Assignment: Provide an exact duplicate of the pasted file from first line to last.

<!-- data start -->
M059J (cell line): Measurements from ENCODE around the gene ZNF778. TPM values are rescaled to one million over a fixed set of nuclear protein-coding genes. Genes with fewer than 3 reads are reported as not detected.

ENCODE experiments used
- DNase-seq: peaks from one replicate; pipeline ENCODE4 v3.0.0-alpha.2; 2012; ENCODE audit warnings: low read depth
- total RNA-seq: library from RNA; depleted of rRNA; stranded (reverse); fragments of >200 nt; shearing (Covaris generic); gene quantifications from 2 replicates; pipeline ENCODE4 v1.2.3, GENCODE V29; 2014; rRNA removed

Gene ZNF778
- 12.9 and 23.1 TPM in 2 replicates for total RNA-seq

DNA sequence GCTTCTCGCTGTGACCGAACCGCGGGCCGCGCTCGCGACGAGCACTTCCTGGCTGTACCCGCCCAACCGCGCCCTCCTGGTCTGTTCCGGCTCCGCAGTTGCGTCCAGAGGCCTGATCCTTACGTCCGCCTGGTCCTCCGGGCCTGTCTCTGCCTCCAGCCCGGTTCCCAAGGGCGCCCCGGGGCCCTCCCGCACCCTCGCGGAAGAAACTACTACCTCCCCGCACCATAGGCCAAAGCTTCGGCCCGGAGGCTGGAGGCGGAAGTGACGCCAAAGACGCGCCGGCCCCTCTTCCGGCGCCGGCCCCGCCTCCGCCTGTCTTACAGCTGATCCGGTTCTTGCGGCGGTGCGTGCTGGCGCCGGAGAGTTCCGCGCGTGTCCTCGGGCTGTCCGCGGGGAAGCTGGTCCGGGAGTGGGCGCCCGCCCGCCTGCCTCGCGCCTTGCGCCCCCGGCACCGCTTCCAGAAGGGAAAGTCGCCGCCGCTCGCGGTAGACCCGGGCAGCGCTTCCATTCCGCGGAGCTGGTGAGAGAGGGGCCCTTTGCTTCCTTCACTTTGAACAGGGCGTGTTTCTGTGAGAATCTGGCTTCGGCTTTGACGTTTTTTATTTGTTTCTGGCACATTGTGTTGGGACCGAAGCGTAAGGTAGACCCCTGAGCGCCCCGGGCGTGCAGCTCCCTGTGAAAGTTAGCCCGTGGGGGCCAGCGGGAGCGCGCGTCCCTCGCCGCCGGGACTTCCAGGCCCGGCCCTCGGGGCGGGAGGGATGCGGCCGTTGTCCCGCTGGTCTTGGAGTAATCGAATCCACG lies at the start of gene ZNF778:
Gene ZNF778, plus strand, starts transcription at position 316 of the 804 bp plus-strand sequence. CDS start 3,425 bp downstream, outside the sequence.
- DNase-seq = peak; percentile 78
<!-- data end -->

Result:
M059J (cell line): Measurements from ENCODE around the gene ZNF778. TPM values are rescaled to one million over a fixed set of nuclear protein-coding genes. Genes with fewer than 3 reads are reported as not detected.

ENCODE experiments used
- DNase-seq: peaks from one replicate; pipeline ENCODE4 v3.0.0-alpha.2; 2012; ENCODE audit warnings: low read depth
- total RNA-seq: library from RNA; depleted of rRNA; stranded (reverse); fragments of >200 nt; shearing (Covaris generic); gene quantifications from 2 replicates; pipeline ENCODE4 v1.2.3, GENCODE V29; 2014; rRNA removed

Gene ZNF778
- 12.9 and 23.1 TPM in 2 replicates for total RNA-seq

DNA sequence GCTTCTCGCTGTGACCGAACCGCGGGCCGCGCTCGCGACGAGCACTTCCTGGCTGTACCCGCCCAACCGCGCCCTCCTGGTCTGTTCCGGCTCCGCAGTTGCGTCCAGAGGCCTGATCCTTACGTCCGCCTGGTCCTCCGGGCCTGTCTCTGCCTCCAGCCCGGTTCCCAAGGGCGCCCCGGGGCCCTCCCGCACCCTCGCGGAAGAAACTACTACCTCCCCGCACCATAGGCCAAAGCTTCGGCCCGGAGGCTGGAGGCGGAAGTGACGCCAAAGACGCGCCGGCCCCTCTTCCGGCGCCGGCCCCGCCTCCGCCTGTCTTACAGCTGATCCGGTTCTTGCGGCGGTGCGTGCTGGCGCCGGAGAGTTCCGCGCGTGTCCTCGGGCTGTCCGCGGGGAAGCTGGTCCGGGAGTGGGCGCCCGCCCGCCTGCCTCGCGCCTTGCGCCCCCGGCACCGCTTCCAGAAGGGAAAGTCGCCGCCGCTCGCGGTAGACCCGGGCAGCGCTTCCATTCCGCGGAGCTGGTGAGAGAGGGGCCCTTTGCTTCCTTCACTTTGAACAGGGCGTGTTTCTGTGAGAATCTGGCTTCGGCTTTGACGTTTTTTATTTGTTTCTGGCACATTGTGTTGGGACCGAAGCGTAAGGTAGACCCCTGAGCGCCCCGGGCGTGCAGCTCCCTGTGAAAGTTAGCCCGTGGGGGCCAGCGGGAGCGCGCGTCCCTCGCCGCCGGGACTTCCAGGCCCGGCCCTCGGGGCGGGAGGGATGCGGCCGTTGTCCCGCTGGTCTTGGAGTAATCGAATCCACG lies at the start of gene ZNF778:
Gene ZNF778, plus strand, starts transcription at position 316 of the 804 bp plus-strand sequence. CDS start 3,425 bp downstream, outside the sequence.
- DNase-seq = peak; percentile 78